EV Radio Install

After a few weeks off the air from the mobile after getting the new car, I took the time Saturday to get a radio installed! I thought I was going to be in for a difficult install, having to watch for any goofy electronics that may have been put in line, or not have an easy spot to route power cables through the firewall, but in all honesty, this was the easiest install job I’ve done in any of my cars to date, and here’s how I did it… 

The Hyundai Kona Electric is a little different than some of the other EV’s on the market, it doesn’t have the “frunk” and opts to store the main electric motor under the hood, which allows for additional battery space below the floorboards. This is a design choice that Chevy has gone with as well – with a FWD vehicle it does still provide some additional weight in the front but has that fairly even distribution provided by the weight of the batteries that we’ve come to expect from electric car designs. This additional usage of the hood space for components provides ease of access to one of the few traditional electrical pieces – an Accessory Battery. I haven’t taken too deep of a dive into the service manual yet to see exactly how it recharges as I cannot find a traditional alternator, however if I had to guess, I’d assume that the drive batteries keep the house battery trickle charged as need arises. This battery. when it dies, causes the electronic “ignition” system to go down, and like any other vehicle requires a jump start if that happens. 

Pass-through point

With so much open space, I was very easily able to find somewhere to push through the firewall and route the power lines in, though it was not as easy to get to from the other side…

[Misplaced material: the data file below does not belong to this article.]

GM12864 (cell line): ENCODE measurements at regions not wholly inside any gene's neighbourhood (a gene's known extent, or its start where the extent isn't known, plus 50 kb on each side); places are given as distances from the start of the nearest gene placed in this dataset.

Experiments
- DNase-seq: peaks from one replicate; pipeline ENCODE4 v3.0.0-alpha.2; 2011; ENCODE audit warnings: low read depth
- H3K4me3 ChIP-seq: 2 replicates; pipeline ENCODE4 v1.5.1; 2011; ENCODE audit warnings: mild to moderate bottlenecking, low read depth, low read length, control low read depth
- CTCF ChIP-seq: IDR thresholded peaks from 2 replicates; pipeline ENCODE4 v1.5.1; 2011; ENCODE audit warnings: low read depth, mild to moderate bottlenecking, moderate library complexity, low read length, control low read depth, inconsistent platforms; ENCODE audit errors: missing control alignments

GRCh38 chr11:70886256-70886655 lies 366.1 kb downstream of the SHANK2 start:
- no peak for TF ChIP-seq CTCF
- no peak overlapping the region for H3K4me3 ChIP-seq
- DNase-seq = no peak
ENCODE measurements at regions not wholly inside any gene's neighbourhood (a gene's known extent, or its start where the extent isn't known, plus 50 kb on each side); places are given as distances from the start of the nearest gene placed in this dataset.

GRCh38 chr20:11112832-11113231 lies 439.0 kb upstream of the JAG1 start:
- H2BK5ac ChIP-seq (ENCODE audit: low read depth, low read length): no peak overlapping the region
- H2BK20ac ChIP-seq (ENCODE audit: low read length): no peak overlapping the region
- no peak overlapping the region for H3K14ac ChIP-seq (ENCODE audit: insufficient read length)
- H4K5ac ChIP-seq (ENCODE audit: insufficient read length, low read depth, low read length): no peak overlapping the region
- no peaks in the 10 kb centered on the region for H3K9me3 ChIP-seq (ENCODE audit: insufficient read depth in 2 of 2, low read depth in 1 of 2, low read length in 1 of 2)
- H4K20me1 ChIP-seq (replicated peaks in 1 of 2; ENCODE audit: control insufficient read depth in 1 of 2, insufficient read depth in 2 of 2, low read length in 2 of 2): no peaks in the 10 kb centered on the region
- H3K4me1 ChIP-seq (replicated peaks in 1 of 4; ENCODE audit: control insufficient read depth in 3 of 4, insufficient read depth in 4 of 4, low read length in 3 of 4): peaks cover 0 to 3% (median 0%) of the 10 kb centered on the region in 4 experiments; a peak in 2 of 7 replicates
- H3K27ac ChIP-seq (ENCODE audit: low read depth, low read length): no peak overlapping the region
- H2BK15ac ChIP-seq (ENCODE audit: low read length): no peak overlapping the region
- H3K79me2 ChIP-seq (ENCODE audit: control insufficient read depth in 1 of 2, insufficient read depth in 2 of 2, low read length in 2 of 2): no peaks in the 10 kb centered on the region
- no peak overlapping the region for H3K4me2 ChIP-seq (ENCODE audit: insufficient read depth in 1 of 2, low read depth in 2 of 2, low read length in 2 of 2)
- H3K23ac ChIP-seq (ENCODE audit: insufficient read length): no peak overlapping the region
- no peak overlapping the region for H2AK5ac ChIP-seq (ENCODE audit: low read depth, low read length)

From the inside, the orange bit behind the wiring harness is the firewall

With a little help from the most professional of tools (a stick and some electrical tape), I was able to very easily push the cord through and hook power in. The rubber seal that I pushed the cable on the outside of was (luckily) able to lock around the wire, so I did not have to rerun this after I realized what I did – maybe I shouldn’t have been multitasking here…

I opted for lip mounts for the antennas for the time being, I’ve used them on all three of my previous cars, and just like the way they sit.

NMO Lip Mount

I first attempted to route the antenna cable around the outside of the vehicle based on how previous cards I’ve owned are laid out, but noticed a sealed gap above the wheel well that’s accessible when the hood is open, and behind that was a plastic panel going to the passenger side door frame – I was able to finagle the connector end of the coax through there, allowing only what I needed to in the car, and bundling the rest in that gap of unused space making for a much neater cabin cable bundle! 

Wheel well antenna pass-through

While I still have some work to do as far as mounting the control head in an easily accessible place, the RF deck is right where it’s going to stay, I think, and I’m leaning towards a Lido Seat Bolt Mount for the control head – with an extension plate to be able to clip on the 5100 as well – just because of the way the dash is laid out in this car, it doesn’t bode well a nice layout elsewhere. 

Now… if we can just get things squarred away with the DMV and I can get my call plates transferred over here, we’ll be all set!

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